Los Angeles County home sales declined before the coronavirus pandemic and may be headed for another drop.
Those were the findings of a study released Thursday by real estate brokerage Douglas Elliman and appraiser Miller Samuel, which compiled the month-by-month numbers of L.A. County homes put into escrow.
There were 2,772 single-family home contractual deals in May 2020, a 44 percent drop from 4,961 home deals hammered out in May 2019.
Condominium transactions have dropped even more dramatically, with 507 contracts signed in May 2019, a 51 percent fall from 1,029 sales agreed upon 12 months ago.
These drops are not entirely due to the pandemic, which triggered an L.A. ban on physical home showings through much of March and April.
Instead, May 2019 represented a highwater mark for deals, with the number of homes going into escrow declining through the rest of 2019.
“Usually home sales chart out as a two-humped camel with a big hump in spring and a big hump in fall,” said Jonathan Miller, who authored the study. But there was a “downward drift” in the fall of 2019, with, for example, 4,054 home sales reported for September 2019, or a 19 percent drop from the spring.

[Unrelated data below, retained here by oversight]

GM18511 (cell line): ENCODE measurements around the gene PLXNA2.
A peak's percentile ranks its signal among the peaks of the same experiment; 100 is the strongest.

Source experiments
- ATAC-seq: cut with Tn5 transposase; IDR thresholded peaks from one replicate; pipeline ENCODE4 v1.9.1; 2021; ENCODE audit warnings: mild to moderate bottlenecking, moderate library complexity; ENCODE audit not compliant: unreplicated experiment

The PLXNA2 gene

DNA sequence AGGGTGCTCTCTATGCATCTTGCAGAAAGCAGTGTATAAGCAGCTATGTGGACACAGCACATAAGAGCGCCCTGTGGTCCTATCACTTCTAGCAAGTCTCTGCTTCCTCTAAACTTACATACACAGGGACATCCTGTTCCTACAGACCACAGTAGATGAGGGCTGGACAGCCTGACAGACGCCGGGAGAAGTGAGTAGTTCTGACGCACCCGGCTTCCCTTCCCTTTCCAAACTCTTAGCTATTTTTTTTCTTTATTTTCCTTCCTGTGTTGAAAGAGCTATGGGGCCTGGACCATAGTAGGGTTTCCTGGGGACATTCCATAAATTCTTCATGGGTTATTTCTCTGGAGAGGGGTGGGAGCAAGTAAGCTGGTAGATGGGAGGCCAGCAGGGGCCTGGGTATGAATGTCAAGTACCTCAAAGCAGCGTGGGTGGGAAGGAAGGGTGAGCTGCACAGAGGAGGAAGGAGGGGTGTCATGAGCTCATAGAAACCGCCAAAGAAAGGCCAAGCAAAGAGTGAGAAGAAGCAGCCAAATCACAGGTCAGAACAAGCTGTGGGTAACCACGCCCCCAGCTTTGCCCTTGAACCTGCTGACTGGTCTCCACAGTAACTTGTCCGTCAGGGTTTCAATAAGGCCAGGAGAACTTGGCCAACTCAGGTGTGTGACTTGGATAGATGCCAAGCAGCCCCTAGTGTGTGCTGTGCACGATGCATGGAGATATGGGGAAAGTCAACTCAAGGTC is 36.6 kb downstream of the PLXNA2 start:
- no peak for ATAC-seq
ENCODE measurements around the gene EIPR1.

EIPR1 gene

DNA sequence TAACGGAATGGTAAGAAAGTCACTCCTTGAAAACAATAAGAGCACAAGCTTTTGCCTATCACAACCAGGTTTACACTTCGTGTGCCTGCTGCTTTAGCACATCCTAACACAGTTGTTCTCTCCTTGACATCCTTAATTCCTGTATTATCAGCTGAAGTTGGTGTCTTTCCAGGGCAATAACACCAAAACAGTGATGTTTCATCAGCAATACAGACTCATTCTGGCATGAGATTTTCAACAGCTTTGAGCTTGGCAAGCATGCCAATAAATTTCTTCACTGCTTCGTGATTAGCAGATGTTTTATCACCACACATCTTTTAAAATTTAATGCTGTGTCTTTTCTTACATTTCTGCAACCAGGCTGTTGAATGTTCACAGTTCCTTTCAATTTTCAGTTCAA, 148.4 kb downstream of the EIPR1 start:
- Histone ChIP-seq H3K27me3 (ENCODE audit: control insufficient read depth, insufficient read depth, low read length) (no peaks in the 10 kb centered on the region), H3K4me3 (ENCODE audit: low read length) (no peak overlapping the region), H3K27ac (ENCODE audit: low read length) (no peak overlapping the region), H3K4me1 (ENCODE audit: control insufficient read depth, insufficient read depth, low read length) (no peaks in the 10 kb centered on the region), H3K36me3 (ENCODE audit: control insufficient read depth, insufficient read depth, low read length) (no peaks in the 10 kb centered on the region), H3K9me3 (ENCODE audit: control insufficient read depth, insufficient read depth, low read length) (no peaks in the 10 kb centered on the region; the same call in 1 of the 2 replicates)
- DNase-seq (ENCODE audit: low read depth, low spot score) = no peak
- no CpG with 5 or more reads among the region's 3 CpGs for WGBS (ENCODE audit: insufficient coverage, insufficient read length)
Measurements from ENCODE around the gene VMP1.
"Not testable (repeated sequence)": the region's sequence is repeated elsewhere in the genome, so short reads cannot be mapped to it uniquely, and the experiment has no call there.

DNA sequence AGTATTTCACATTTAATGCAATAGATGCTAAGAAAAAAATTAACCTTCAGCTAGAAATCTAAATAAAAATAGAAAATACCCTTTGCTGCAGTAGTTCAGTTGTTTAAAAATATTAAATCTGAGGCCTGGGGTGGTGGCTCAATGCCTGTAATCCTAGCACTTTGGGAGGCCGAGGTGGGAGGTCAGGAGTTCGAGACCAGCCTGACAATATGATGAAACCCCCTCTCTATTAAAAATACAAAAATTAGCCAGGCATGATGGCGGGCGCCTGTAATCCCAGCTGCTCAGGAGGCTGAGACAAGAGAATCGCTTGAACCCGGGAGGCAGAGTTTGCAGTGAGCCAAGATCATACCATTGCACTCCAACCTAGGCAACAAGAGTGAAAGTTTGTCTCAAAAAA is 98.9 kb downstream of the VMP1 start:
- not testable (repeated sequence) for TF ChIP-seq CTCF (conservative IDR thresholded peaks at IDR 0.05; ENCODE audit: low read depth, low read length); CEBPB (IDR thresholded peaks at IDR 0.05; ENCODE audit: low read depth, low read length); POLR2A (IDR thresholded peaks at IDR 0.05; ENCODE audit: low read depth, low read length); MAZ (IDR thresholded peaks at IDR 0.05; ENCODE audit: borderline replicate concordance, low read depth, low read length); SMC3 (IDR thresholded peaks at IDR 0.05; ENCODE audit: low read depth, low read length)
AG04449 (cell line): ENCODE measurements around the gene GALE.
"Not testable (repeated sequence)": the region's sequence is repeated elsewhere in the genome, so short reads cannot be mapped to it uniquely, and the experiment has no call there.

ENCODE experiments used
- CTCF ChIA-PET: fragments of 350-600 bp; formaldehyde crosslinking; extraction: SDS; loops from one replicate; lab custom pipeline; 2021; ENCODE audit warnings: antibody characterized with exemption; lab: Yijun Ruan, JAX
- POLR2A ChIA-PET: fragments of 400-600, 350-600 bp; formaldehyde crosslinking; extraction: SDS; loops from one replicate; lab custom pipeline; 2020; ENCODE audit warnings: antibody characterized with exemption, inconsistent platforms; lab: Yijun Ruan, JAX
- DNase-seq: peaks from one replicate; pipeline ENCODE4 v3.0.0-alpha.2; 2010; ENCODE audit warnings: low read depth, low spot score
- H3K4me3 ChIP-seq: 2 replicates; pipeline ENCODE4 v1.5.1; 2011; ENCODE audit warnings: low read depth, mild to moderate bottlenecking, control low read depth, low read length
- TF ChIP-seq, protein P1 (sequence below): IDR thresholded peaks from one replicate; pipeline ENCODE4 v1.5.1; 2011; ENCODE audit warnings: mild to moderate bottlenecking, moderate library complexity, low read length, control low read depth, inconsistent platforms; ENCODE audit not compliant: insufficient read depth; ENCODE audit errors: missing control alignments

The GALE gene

The decline serves as a contrast to rosier Elliman/Miller Samuel reports that examined downtown and affluent west Los Angeles neighborhoods. The new study treats a home sale in Beverly Hills or Malibu as a data point equal to one in Compton or Lancaster.
One note of optimism is that single-family home and condo sales are up in May after an April low point, which Miller attributes to coronavirus lockdown orders.
There was a 19 percent spike in overall home sales contracted in May compared to April, when 2,234 deals were struck. The condo market in L.A. County saw 507 deals get signed in May, a 12 percent jump compared to the 444 home sales inked during April.
“People who had been planning and getting ready for three years to buy or sell a home” were largely deterred from doing so in April due to public quarantine measures, Miller noted.
But the uptick is maybe fleeting, particularly since the normally strong spring market was, in effect, “taken off the calendar,” Miller said.
Any sales prohibited from amid shelter-in-place have either happened or will take place soon, the appraiser said.
Another worry is that deals put into contract don’t mean deals finalized, particularly in a recession.
Miller said that during the 2009 Great Recession up to 35 percent of home sales put into contract never closed.